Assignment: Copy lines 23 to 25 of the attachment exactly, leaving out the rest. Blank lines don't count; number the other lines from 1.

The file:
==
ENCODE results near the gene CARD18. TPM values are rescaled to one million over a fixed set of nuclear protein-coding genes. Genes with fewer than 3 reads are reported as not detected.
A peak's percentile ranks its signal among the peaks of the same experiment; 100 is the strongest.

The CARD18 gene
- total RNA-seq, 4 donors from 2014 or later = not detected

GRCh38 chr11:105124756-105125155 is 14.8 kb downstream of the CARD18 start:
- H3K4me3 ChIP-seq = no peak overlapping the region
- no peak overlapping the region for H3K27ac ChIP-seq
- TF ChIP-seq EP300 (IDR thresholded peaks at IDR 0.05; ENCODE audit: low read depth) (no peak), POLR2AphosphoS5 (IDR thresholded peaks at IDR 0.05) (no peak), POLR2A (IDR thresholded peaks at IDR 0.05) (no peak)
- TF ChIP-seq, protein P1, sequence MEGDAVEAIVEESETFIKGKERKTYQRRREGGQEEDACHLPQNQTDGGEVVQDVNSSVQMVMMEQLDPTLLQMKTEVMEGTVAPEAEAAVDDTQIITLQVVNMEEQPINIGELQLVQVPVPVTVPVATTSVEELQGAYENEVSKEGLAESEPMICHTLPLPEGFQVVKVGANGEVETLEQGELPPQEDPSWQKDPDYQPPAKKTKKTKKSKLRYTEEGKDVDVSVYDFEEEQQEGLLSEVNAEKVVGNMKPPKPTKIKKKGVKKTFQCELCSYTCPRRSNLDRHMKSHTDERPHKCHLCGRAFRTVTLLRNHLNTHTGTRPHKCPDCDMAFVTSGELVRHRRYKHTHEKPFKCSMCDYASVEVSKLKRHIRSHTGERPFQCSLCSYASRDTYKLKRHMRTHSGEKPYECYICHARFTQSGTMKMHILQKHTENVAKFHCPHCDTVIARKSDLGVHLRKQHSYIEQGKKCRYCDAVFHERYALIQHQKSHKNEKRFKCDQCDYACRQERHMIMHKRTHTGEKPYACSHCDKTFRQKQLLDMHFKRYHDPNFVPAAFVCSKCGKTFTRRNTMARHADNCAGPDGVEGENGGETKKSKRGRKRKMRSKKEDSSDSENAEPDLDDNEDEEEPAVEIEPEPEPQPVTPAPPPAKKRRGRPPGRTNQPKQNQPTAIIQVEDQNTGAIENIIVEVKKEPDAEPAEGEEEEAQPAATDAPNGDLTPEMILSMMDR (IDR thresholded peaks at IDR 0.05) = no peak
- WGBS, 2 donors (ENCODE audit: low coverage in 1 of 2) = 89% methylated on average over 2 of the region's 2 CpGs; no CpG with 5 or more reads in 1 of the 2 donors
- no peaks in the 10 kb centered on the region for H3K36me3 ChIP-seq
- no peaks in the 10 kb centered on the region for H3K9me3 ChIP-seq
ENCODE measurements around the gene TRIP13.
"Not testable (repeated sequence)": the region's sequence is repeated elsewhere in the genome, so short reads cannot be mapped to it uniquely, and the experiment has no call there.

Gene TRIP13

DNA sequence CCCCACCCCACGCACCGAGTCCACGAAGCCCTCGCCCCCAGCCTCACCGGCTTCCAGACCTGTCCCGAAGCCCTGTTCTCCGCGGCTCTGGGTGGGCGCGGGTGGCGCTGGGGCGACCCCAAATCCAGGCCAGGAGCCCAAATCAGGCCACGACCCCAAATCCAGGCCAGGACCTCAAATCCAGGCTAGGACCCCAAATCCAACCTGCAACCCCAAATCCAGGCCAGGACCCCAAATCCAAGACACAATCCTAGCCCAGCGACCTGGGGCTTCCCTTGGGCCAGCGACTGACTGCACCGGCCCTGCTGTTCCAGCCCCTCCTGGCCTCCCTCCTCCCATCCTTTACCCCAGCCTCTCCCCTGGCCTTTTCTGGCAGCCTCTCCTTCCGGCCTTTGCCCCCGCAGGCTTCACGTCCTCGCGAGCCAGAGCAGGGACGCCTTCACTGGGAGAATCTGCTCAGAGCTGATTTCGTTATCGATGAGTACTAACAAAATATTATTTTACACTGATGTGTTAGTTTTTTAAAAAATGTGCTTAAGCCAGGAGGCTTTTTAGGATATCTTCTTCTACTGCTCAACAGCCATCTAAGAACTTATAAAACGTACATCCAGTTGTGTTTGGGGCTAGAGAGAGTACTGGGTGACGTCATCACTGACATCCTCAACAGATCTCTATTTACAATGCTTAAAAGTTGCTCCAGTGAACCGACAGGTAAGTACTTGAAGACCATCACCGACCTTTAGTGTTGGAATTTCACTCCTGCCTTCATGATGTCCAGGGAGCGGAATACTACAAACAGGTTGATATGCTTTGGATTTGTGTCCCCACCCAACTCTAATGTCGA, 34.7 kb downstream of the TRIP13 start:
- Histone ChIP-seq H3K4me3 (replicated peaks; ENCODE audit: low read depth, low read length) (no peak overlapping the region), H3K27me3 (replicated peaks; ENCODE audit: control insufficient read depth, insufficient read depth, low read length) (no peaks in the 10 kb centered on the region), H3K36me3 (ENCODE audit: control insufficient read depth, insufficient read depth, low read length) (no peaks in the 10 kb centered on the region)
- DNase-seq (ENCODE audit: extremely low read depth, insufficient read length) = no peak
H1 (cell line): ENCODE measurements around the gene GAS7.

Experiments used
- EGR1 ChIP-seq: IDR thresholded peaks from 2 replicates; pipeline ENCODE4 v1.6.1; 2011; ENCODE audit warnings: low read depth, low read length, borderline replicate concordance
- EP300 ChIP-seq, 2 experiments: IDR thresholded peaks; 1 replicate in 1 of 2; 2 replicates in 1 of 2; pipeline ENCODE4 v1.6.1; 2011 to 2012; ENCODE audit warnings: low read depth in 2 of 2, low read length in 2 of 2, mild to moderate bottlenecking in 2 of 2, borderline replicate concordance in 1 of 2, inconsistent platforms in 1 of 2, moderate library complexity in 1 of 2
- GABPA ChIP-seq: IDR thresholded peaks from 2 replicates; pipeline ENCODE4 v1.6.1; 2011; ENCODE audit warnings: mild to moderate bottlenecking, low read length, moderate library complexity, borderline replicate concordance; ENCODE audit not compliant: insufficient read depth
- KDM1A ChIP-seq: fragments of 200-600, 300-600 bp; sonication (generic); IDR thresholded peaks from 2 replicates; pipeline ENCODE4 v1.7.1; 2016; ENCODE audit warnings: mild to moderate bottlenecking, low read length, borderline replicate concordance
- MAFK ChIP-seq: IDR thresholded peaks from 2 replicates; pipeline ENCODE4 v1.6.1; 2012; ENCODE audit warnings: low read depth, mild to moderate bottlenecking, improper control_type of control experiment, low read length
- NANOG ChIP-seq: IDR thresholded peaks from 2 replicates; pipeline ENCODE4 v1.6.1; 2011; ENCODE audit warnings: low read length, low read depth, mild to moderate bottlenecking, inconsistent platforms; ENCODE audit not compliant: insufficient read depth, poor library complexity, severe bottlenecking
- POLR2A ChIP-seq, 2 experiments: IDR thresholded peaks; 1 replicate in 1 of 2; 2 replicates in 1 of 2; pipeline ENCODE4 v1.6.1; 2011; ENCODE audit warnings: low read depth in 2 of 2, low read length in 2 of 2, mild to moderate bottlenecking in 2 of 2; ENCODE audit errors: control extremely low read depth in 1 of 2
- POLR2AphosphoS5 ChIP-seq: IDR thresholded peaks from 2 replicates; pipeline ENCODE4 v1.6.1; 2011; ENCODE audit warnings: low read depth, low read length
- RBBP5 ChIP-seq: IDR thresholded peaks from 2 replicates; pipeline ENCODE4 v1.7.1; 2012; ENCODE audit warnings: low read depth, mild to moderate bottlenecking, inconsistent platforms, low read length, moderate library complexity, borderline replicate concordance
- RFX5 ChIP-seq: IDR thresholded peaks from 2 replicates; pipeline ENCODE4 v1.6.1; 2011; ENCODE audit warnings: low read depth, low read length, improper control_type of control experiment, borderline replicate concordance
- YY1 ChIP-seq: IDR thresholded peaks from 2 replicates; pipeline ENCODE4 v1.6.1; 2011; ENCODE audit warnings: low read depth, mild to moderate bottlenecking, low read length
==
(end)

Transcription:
- GABPA ChIP-seq: IDR thresholded peaks from 2 replicates; pipeline ENCODE4 v1.6.1; 2011; ENCODE audit warnings: mild to moderate bottlenecking, low read length, moderate library complexity, borderline replicate concordance; ENCODE audit not compliant: insufficient read depth
- KDM1A ChIP-seq: fragments of 200-600, 300-600 bp; sonication (generic); IDR thresholded peaks from 2 replicates; pipeline ENCODE4 v1.7.1; 2016; ENCODE audit warnings: mild to moderate bottlenecking, low read length, borderline replicate concordance
- MAFK ChIP-seq: IDR thresholded peaks from 2 replicates; pipeline ENCODE4 v1.6.1; 2012; ENCODE audit warnings: low read depth, mild to moderate bottlenecking, improper control_type of control experiment, low read length